Based upon the limitations I was forced to abandon my plan of a powder 8 shot and proceed to position them; (Willie, Lucy, and Chris) in 1/3 's, and 1/3 'd of the way down the chute. Luckily everything somehow came together and they were able to randomly link Powder 8's upon the decent on accident...and managed to fill the image space with their light trail...yet...not leave the frame!
30 Seconds. f/4. @ ISO 500
Leading up to the contest Willie (my pre-selected athlete) approached me about shooting a creek gap. For whatever reason... creek gaps have always sparked my interest due to their intricate nature and surreal look!
However, creek gaps are very very tough to shoot...because it is tough to find a location that has a steep enough slope (to gain enough speed)...yet a flat spot before the creek for the actual jump, and a proper landing/outrun. Most water you do find in the mountains either has too much snow on top, or there are two steep slopes on either side that create the drainage.
One week prior, Willie and myself ventured down to Snowbird to the location to do some recon. Once again, this creek gap certainly wasn't ideal. For one, the in-run was very abrupt and required excavating a 5ft wide/ 5ft deep channel upwards of 30ft in distance to create a proper transition (thousands of pounds of snow). Secondly, the landing was no more wide than your average household stairway...with a few scattered sprucelings and stumps...not to mention the funneling back into the creek on both sides 15ft after the ideal landing spot....Yes...tight it was, and it would require the building of an urban style landing as well.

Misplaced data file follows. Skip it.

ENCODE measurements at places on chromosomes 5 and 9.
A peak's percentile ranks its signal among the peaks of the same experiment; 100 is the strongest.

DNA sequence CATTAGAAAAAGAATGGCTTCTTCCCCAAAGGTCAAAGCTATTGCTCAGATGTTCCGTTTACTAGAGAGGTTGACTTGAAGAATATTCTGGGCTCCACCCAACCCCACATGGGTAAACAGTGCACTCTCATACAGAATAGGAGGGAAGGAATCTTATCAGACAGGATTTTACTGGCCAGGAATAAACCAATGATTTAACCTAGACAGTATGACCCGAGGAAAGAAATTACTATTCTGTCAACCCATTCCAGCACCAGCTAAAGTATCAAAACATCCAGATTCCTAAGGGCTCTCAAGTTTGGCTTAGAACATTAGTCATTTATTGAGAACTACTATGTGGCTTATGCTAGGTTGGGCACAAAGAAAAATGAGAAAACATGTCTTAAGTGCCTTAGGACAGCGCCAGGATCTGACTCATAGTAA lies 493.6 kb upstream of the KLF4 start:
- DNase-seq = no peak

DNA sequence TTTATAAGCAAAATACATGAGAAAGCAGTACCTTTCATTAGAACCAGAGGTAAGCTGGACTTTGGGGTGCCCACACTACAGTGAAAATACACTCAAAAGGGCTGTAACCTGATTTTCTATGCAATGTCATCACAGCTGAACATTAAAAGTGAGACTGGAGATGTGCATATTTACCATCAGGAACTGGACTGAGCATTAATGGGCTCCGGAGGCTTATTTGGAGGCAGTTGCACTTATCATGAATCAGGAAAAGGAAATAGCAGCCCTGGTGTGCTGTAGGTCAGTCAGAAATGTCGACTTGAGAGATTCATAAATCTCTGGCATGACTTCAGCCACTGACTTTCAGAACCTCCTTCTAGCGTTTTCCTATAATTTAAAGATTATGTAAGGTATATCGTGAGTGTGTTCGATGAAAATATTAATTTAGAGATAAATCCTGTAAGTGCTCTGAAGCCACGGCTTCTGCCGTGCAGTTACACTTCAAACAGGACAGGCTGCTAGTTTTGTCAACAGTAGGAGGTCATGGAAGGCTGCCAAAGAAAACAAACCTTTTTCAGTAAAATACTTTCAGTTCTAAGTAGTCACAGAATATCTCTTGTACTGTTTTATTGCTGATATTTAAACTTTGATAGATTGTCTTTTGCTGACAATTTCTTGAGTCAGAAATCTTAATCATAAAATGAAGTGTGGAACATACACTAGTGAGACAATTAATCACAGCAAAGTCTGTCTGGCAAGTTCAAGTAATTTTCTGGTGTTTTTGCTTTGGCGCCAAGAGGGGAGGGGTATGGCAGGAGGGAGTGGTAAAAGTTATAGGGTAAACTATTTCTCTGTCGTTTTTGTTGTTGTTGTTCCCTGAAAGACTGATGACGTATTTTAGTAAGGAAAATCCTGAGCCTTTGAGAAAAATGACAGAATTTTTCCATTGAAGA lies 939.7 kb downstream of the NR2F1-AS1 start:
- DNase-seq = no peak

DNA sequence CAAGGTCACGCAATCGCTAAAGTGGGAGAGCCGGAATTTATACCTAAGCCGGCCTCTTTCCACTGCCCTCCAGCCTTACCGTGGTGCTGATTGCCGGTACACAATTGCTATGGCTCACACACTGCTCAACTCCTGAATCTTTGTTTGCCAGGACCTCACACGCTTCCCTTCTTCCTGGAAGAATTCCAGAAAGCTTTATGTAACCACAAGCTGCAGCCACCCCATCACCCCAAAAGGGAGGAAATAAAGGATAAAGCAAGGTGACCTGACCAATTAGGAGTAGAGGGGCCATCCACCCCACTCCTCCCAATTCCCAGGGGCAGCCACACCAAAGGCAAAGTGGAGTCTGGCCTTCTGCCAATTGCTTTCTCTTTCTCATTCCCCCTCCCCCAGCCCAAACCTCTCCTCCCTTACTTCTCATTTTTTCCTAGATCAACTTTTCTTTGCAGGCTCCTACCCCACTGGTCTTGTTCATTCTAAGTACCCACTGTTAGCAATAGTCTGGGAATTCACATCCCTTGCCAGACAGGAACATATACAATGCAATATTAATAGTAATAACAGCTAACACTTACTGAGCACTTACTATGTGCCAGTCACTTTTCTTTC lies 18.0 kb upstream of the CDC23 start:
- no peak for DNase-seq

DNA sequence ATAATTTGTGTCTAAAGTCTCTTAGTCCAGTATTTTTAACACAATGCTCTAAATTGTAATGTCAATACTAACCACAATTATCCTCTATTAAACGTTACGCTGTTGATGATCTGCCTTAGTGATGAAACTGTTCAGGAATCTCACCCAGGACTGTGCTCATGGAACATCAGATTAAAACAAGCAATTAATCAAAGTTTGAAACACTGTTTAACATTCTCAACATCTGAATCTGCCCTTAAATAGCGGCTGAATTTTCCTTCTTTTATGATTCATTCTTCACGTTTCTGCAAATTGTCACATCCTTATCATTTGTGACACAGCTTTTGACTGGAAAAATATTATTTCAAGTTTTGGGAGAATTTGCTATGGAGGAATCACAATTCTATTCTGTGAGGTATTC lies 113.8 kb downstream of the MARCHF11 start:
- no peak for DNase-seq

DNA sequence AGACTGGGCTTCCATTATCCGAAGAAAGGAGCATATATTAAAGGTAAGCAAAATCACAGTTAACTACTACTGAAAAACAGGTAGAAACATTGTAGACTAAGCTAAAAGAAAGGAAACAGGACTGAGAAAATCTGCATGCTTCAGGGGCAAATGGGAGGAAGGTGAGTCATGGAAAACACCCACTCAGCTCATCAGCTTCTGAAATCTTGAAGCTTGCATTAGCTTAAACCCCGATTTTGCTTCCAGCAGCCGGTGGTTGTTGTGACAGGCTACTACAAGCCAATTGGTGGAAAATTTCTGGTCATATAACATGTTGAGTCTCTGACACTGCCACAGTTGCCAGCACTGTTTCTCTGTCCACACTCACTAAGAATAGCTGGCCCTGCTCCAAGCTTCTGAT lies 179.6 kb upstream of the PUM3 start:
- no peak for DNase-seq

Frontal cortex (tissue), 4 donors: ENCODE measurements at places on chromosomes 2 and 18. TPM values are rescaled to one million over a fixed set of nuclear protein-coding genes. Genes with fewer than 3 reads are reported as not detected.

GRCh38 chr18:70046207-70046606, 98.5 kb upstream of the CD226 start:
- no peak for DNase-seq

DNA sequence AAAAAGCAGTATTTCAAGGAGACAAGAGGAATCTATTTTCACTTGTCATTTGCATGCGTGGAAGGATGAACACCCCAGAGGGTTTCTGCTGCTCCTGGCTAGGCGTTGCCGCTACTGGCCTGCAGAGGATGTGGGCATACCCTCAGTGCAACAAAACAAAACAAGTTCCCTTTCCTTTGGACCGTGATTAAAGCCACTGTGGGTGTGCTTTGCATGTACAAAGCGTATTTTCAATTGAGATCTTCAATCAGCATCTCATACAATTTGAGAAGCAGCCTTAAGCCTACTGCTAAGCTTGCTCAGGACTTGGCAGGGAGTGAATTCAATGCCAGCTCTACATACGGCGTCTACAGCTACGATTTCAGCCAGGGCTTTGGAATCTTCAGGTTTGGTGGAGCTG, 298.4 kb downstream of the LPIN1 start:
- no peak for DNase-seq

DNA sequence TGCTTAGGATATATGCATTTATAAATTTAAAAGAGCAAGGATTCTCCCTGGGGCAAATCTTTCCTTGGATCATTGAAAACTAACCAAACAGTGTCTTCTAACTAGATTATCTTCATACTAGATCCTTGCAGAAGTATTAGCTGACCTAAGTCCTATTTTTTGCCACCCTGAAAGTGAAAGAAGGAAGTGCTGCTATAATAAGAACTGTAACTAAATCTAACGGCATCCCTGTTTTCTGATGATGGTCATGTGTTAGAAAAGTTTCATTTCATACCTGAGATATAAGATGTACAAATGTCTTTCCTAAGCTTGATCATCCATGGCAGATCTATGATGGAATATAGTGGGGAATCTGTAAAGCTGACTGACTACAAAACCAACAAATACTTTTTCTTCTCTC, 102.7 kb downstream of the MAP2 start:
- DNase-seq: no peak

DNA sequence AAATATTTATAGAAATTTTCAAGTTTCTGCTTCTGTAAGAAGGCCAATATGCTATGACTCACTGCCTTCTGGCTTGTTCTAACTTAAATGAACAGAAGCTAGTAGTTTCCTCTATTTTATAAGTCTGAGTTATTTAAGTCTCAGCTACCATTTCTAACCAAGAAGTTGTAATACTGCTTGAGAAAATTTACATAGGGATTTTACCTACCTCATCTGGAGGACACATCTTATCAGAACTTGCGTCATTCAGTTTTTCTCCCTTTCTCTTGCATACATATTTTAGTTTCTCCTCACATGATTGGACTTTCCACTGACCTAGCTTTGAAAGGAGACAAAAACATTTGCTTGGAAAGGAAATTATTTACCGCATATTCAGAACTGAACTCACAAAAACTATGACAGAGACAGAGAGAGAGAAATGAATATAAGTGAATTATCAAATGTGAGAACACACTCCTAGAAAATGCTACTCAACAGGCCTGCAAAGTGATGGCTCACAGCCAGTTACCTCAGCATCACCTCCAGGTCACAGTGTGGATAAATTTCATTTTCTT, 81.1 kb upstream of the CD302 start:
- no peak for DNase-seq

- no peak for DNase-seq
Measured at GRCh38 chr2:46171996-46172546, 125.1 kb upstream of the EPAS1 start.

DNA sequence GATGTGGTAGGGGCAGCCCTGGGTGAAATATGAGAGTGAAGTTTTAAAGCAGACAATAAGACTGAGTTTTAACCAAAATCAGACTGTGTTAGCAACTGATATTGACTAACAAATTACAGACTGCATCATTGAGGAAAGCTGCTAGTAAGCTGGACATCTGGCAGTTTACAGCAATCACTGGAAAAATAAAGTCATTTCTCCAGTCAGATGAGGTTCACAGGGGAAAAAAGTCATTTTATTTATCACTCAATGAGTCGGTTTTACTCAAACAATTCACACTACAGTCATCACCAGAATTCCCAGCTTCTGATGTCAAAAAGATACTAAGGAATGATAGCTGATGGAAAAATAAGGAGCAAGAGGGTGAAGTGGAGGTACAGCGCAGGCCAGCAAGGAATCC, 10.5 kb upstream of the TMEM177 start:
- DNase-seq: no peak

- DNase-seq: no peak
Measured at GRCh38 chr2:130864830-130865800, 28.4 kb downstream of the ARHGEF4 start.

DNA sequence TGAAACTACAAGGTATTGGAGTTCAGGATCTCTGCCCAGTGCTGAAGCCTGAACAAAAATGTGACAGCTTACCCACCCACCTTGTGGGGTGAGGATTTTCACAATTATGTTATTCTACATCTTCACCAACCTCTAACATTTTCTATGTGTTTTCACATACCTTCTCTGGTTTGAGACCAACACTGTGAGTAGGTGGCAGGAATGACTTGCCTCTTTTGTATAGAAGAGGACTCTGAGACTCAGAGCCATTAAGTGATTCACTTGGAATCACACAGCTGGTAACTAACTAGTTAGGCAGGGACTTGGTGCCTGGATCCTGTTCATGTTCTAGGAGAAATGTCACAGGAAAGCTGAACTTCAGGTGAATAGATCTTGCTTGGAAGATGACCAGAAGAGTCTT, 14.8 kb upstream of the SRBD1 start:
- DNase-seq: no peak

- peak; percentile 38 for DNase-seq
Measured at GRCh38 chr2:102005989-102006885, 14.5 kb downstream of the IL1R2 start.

After heading to Montana for my brothers wedding just before the start of the competition, I left Willie with nothing but a large grain shovel. This is one of the many reasons I pre-selected Willie as my main athlete...Willie is one of the hardest working athletes out there and we both knew we would need a list of go-too ideas if the snow conditions were less than ideal. I.E. We needed shots that will look good regardless of the lack of snow the past three weeks! True to his nature and word, Willie labored tirelessly to sculpt and manicure the in-run, take-off, and landing before I returned.
Sure enough...upon my return I was amazed at how clean everything looked---and that it was actually doable! After shooting the exposure on Suicide Chute at 1 am (counting for Snowbird), we only had to capture one great shot the remaining 23 hours. Luckily we found success at Snowbird before 9:30am and we still had the creep gap shot remaining...giving all of us time to take a nap (and giving me enough time to cruise to Downtown Salt Lake City to pick up a new Timer-Remote for the following day's shots on a boom at Solitude Mountain Resort).